The plan is too meet in the Dublin Castle at 8.30 – when I say plan it ‘s a loose conversation and when the band turn up and slip into the back room venue it is for an ad hoc acoustic work out with Pete on acoustic guitar and Carl tapping gamely along on the drums for a version of Albion with some harmonica accompaniment from an elegant looking woman. The room is packed and there is a thrilled tension – could this be the secret gig? nope that is still on and the audience marches down the street to the Blues Kitchen as the band take the stage to a loud cheer for a two hour set of shambolic seat of the pants rock n roll tripwire madness.

The Libertines have always been firmly in the tradition of the classic British bands- they have the Hamburg Beatles mic sharing, homoerotic high voltage sing/snog thing and the too tight leather jacket razor sharp harmonies of the prefab four, there is the early Stones terror twin razorblade guitars and the classic Clash rush of energy. They have the Smiths poetry and the Roses generational zeitgeist aura- they were the alpha band of the beta generation before they were engulfed by the tabloid pigs – it makes you realise how tough the Stones must have been to survive this kind of pressure.

The two hour 28 song strong set sees the band play old and new and a series of cover versions that probably tell you more about the band than they should of as they rattle through The Clash’s classic ‘Rudie Can’t Fail’, the Strokes’ ‘Someday’ an affectionate tip of a dandy hat take on Tiffany’s ‘I Think We’re Alone Now ‘ and fellow traveller the late and great Amy Winehouse’s ‘Tears Dry On Their Own.’ and a mass singlaong to the eternal Roses classic ‘I Wanna Be Adored’.

They also showcased new songs from their upcoming Anthems For A Doomed Youth album and their helter skelter guitars ricocheted in all directions as the band swopped mics and lyrics before Carl Barat crowd surfed all the way to the bar to grab a bootle of rum and made his was back onto stage where he poured it into Pete Doherty’s mouth. The beautiful chaos ends with Doherty’s croaking version of key influence Chas and Dave’s version of Knees Up Mother Brown – just a snippet of the cockney veterans oeuvre that he knows off by heart.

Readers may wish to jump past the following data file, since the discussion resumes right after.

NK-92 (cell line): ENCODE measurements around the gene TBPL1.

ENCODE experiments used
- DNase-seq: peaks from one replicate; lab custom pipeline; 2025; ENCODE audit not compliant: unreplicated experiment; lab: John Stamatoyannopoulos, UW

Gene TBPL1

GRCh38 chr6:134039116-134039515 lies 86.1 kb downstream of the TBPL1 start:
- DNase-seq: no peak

With sweat and history dripping from the ceiling this was a genuine spur of the moment, ad hoc, seat of the pants geurilla gig and a harbinger of the long awaited third album due out on September 4th which, on this early showing, seems set to cement the band’s comeback with a fine and varied selection of songs that vary from the band’s romantic ballideering beauty to their ricochet blood stained anthems..

Fame & Fortune
Death On The Stairs
Boys In The Band
Begging
Gunga Din
Time For Heroes
Campaign Of Hate
Vertigo
Anthems For Doomed Youth
The Ha Ha Wall
Barbarians
France
Can’t Stand Me Now
What Katie Did
What Became Of The Likely Lads
Don’t Look Back Into The Sun
I Wanna Be Adored (Stone Roses)
We’ll Meet Again (Vera Lynn)
I Think We’re Alone Now (Tiffany)
Someday (The Strokes)
Rudie Can’t Fail (The Clash)
The Good Old Days
Music When The Lights Go Out
Tears Dry On Their Own (Amy Winehouse)
Hired Gun (Alan Wass)
What A Waster
I Get Along
Knees Up Mother Brown (Chas & Dave)

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Award winning journalist and boss of Louder Than War. In a 30 year music writing career, John was the first to write about bands such as Stone Roses and Nirvana and has several best selling music books to his name. He constantly tours the world with Goldblade and the Membranes playing gigs or doing spoken word and speaking at music conferences.